Chapter Four focuses on neoliberalism as the most common contemporary instantiation of governmentality (and some foreshadowing of this might have been useful in Chapter Three, where state power was presented as arising in a fairly unqualified way from the control of the means of violence). This chapter explores the ways in which communities and citizens are shaped by governments in such a way as to make them governable and depoliticized. However, it also points to the scope for community resistance and the limits of governmentality. The importance of the role played by front-line workers or ‘street-level bureaucrats’ is also flagged up here, which, along with community co-operatives, co-production, and scaling up local action, are themes that frequently recur in the second half of the book.
Part Two takes these broad understandings of community in contemporary capitalist society and applies them in specific fields: economic development, learning, health and social care, housing, and policing. It explores how community is ‘imagined, invoked, summoned, projected, constructed’ (p.121) in each of these fields of policy and practice and the implications that this has both for the field and for community. Each field is examined in the context of its place within an overarching capitalist system, but with its own distinctive sets of positions, actors, rules and relations. In each case the field-specific problems, tensions and conflicts arising between community and capitalism are explored, taking in vast sweeps of literature and illustrated with in-depth case studies. The recent-historical and contemporary analysis sometimes verges on the bleak, but examples of resistance, liberation and hope are always found, and signposts towards less exploitative and dominance-based modes of social organisation – stepping stones towards a beloved community – are always provided. Other recurring themes include the blend of care and control, coercion and consent, and constraining and enabling found in each of these fields, and the wide variations in practice on the ground – and the positive and negative implications of these – under the umbrella of the same policy.
Some of the Part Two chapters do more to engage with specific ideas of community than others, although this could be because community is ‘invoked’ in different ways in different fields. The chapter on policing, for example, provides a very clear impression about what community policing is and how it could be contrasted to other forms of policing, and what the role of a formal policing agency could be in what the author views as more positive and more negative social arrangements. Likewise, the chapter on health gives a clear sense of the problems, potential solutions and limitations involved in defining and doing community health and social care. In contrast, the chapter on learning does not firmly establish what the relationship between institutional learning and community learning is, nor does it explore in detail their respective roles. For me the key distinction of institutional learning as a field, and community learning being anchored in a particular habitus, is not as clearly expounded through this chapter as the earlier framing of the book’s coverage suggests. There are also fields which are notable by their absence from Part 2; domains such as the environment (in particular local green spaces) and culture (in particular libraries) have also been the focus of substantial interest and controversy in relation to the ways in which they have ‘imagined, invoked, summoned, projected [and] constructed’ community in recent years.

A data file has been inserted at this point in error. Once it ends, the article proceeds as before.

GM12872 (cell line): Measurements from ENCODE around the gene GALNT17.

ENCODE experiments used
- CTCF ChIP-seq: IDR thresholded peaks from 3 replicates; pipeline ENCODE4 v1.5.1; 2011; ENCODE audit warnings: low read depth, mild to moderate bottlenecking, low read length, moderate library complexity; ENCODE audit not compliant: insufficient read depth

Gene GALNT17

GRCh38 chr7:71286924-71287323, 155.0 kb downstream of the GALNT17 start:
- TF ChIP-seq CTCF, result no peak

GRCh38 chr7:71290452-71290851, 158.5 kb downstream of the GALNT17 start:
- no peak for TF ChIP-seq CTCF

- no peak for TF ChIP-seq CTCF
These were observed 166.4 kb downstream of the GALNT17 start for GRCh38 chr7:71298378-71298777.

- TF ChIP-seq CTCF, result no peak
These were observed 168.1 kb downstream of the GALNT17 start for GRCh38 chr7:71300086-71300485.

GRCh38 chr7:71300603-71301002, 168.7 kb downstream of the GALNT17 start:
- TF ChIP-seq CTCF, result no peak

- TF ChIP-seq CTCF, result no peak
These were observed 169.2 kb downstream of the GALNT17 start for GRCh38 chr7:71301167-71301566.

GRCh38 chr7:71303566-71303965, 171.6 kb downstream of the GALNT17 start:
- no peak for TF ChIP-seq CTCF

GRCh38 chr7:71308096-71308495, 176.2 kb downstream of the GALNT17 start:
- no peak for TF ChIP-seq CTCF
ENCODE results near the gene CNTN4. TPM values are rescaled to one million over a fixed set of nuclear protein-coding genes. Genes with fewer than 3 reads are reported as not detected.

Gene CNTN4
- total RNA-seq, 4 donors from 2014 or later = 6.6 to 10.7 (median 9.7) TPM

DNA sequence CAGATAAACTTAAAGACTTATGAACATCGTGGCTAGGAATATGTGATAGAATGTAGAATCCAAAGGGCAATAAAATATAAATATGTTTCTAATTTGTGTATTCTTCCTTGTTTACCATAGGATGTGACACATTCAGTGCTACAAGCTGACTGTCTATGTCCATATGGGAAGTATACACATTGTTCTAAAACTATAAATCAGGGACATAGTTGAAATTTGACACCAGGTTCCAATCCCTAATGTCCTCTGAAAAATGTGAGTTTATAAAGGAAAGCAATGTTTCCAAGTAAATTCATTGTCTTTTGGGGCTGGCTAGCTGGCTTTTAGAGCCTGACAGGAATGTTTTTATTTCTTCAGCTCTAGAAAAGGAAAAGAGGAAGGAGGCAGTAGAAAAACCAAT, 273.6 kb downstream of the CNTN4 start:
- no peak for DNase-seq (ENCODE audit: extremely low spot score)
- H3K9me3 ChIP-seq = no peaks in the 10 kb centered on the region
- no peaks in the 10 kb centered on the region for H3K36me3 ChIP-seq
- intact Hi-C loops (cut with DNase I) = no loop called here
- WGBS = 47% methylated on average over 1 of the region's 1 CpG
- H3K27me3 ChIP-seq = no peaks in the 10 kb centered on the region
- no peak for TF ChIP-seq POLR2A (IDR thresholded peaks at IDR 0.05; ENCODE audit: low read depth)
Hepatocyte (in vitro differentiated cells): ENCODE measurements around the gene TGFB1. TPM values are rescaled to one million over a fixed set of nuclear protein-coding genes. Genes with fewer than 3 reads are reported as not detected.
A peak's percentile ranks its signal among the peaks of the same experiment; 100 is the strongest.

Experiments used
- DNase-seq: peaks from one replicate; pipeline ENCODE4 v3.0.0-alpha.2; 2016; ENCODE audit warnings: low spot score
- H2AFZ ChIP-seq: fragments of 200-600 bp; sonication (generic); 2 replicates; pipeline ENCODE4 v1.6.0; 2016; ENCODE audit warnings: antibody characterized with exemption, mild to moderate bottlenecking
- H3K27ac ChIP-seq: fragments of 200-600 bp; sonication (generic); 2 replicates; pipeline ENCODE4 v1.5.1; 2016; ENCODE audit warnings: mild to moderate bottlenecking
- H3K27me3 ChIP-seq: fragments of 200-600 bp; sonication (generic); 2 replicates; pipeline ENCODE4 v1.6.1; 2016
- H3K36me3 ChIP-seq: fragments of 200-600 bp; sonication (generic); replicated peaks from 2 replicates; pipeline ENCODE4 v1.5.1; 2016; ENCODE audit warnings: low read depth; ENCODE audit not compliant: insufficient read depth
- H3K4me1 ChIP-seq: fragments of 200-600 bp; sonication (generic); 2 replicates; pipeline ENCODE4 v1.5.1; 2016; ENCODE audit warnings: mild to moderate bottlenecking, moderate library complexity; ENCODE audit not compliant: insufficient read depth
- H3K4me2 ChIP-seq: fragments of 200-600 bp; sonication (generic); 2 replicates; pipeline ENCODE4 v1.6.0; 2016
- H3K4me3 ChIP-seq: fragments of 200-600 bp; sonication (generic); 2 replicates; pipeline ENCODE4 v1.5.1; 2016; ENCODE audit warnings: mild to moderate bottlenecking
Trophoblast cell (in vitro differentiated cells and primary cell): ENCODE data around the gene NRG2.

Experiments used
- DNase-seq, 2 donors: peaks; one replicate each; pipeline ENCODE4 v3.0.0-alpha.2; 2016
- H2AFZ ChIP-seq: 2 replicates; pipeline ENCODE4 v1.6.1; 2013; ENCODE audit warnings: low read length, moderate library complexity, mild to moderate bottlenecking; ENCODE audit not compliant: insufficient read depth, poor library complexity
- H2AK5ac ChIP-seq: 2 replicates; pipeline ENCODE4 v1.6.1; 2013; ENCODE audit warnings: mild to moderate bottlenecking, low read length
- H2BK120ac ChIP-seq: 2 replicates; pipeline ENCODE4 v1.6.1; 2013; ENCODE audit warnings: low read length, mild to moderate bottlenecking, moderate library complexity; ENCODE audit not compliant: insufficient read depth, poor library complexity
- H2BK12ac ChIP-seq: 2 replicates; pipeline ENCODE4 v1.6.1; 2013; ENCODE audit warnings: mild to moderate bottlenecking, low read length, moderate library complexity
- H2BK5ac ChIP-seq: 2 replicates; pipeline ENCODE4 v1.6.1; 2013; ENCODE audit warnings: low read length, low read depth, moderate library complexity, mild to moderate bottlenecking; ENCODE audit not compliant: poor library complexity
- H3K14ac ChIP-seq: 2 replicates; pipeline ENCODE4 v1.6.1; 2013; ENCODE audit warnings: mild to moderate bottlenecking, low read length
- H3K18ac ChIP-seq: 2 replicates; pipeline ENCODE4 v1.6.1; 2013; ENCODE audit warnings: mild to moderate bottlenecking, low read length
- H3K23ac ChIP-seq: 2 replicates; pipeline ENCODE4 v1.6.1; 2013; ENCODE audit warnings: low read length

My main criticism of the book as a whole is that I felt at times that the author has used community as a tool to analyse, unpack and unpick capitalism, rather than the other way around. This means that the book often comes across as a manifesto for establishing the beloved community in the face of the depredations of capitalism, rather than something that is intended to help the reader to understand community per se as the primary object of investigation. The wealth of case study material sometimes seems more geared to supporting the overall thesis of the book (that capitalism is anathema to community in general and the beloved community in particular) than to a nuanced exploration of how actual communities in practice resist and respond to their situations, how they make more or less liveable worlds in a variety of ways. I would have liked a less totalising perspective, an analysis that acknowledged the messiness, complexity and multi-dimensionality of community in dimensions other than its relation to capitalism. At least, a metaphorical footnote flagging up that ‘other analyses are available’ would be helpful, especially if the book is to be used by students who are new to sociology, politics, and social policy. But perhaps this criticism is more fairly directed at my own expectations and perspectives than at the book itself. As billed on the back cover, it intends to ‘offer a clearer understanding of community in capitalist society’ – and it presents this ‘big picture’ analysis very effectively.
*Correspondence address: Andy Yuille, Centre for the Study of Environmental Change, Department of Sociology, Bowland North, Lancaster University, Lancaster LA1 4YN. Email: email@example.com